Building Freedom? Securing Constitutionalism and Civil Liberties in Africa: An Analysis of Evidence from the APRM
This report attempts to interrogate the concept of ‘freedom’ and how it is faring in Africa. To do so, it conceptualises freedom in terms of ‘constitutional liberalism’, and discusses this conceptualisation in relation to two broad themes: constitutionalism and civil liberties.
Africa’s turn to electoral democracy over the past three decades has rightly been hailed as a significant achievement, but it has not rid the continent of restrictive and authoritarian governance impulses.
‘Freedom’ is a natural concern for the African Peer Review Mechanism (APRM), the continent’s innovative system of voluntary governance evaluation. Comprehensive in its scope and explicitly empowered to review participating countries’ political dynamics, it is uniquely placed to provide the data for such an examination. The Country Review Reports of 12 countries that have undergone the APRM process have been studied to glean insights into the state of constitutionalism and of three important civil liberties (freedom of speech, freedom of association and freedom of religion).
The records of African countries in relation to constitutionalism and the protection of civil liberties are varied. The three-tier categorisation developed by the US-based Freedom House – ranking countries as ‘free’, ‘partly free’ or ‘not free’ – is a valuable organisational tool and yields valuable insights.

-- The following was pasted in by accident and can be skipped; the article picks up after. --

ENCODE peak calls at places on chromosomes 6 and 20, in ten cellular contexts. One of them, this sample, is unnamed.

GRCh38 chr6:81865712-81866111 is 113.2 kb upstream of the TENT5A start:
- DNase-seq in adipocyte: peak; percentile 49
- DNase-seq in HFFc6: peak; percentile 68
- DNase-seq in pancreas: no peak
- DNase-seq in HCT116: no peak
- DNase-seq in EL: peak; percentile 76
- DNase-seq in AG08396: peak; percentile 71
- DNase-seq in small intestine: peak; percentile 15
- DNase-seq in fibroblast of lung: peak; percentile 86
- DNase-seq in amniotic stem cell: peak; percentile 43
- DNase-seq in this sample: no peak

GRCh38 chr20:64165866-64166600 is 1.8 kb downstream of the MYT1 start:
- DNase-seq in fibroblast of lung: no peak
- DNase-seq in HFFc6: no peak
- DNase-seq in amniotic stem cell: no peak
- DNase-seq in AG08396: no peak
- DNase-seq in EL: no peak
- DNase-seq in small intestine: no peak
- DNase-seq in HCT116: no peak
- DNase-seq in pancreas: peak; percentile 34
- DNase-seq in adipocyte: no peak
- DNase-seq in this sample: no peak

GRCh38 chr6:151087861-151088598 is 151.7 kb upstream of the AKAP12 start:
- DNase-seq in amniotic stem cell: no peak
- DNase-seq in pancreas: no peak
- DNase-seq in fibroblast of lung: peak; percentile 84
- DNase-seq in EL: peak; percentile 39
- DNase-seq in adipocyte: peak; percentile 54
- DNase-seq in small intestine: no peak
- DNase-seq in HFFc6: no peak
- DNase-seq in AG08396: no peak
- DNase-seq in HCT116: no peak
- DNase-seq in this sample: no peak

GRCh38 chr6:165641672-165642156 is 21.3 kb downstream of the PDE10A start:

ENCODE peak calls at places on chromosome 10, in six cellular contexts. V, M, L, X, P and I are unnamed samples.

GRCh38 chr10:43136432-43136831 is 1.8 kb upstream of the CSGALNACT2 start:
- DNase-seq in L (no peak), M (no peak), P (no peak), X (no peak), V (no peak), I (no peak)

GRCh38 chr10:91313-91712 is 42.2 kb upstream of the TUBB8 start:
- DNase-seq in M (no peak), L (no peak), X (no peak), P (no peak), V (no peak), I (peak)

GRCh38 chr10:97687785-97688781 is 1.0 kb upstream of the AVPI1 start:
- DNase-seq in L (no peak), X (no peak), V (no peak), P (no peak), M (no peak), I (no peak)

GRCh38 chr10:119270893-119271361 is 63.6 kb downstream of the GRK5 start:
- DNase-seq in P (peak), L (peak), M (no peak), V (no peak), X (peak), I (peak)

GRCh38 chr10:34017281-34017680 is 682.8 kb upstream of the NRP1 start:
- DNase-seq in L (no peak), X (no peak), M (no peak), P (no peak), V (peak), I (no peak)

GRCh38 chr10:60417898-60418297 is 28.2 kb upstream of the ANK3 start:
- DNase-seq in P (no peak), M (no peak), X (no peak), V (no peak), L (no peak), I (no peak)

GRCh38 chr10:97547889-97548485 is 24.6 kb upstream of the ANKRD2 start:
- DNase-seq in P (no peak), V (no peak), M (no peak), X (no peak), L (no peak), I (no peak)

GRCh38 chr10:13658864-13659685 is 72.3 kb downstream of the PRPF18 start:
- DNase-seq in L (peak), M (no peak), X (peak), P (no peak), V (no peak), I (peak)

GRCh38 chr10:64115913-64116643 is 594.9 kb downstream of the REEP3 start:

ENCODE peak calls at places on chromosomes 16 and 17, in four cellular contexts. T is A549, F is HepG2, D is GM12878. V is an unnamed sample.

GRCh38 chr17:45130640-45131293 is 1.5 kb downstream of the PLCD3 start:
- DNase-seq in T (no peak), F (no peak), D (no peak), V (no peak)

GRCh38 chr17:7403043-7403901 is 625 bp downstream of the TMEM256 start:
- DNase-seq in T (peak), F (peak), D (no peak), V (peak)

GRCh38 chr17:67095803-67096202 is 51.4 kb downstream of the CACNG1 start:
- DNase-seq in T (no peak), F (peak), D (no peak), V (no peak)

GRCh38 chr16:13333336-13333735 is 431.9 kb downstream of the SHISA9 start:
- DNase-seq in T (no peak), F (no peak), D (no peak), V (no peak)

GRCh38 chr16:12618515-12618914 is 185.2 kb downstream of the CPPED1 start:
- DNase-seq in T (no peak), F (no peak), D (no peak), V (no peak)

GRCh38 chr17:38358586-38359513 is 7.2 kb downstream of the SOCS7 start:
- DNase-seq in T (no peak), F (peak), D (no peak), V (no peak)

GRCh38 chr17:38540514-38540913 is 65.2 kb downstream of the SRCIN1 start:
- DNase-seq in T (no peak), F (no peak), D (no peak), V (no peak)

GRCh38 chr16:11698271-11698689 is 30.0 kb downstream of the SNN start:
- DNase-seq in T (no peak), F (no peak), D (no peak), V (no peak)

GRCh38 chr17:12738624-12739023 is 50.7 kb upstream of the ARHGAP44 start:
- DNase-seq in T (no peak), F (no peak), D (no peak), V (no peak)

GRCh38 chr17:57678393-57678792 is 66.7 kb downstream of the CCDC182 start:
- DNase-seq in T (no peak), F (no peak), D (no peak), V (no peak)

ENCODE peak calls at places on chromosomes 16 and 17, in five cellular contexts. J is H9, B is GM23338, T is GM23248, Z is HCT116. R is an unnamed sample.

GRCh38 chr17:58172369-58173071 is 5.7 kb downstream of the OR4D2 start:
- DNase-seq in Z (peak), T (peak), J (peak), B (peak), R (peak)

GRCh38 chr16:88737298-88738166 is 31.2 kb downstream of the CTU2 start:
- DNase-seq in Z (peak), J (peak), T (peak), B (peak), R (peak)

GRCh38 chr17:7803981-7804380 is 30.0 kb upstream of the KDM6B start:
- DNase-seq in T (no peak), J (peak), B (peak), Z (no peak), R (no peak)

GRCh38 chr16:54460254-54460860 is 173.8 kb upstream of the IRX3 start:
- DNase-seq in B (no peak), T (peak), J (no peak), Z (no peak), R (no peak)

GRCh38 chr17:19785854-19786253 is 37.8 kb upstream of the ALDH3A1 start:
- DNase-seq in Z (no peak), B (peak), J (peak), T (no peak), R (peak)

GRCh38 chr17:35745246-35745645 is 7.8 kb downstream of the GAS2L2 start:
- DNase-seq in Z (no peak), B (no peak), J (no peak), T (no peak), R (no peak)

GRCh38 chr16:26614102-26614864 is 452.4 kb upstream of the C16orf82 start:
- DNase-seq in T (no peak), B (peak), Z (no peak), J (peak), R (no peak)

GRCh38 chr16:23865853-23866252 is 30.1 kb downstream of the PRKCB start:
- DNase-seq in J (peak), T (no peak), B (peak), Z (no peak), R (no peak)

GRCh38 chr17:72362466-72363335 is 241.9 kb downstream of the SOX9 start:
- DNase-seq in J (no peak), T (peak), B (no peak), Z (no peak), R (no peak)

Africa’s ‘free’ countries – represented in this study by Benin, Ghana, Mauritius and South Africa – tend to have constitutions whose guarantees are respected in fact. Citizens’ liberties are generally extensive and protected, and characterised by an independent media and vibrant civil society.
The ‘partly free’ countries – represented here by Mozambique, Nigeria, Tanzania and Zambia – generally have the legal and constitutional infrastructure of freedom in place, but show significant deficiencies in implementation or in the political culture. Court orders may not be observed, or party–state conflation may undermine formal guarantees.
The ‘not free’ countries – represented here by Algeria, Ethiopia, Rwanda and Uganda – have circumscribed constitutional and legal environments. Constitutionalism is underdeveloped and the ability to exercise freedoms is typically restricted. The media and civil society are controlled, particularly when it comes to engaging in political matters. In this respect, laws proscribing or restricting associations have proven a major hindrance to the growth of civic activism – this being perhaps best illustrated by the Ethiopian Charities and Societies Proclamation of 2009.
The analysis suggests that a number of common challenges to freedom exist across Africa. The first is executive dominance, which can undermine the separation of powers that is important for constitutional order. The second is ideology, since normative commitment to freedom is not necessarily universal. The third is securitisation, where concerns for the state’s stability are used to justify the abridgement of citizens’ freedoms. The fourth is general administrative dysfunction, where state weaknesses make it essentially impossible to maintain the conditions necessary for lawful, civic freedom.
The report concludes by suggesting that the APRM can make a significant contribution to the future of freedom on the continent. Its services as a diagnostic instrument are exceptional, although certain improvements could be made. For example, it could link with the African Commission on Human and Peoples’ Rights or the various UN rapporteurs. Most importantly, the expansion of freedom in Africa will hinge largely on the political will of its advocates: the difficult conditions that exist in some parts of the continent make their activism a challenging task, but a critical one for its future.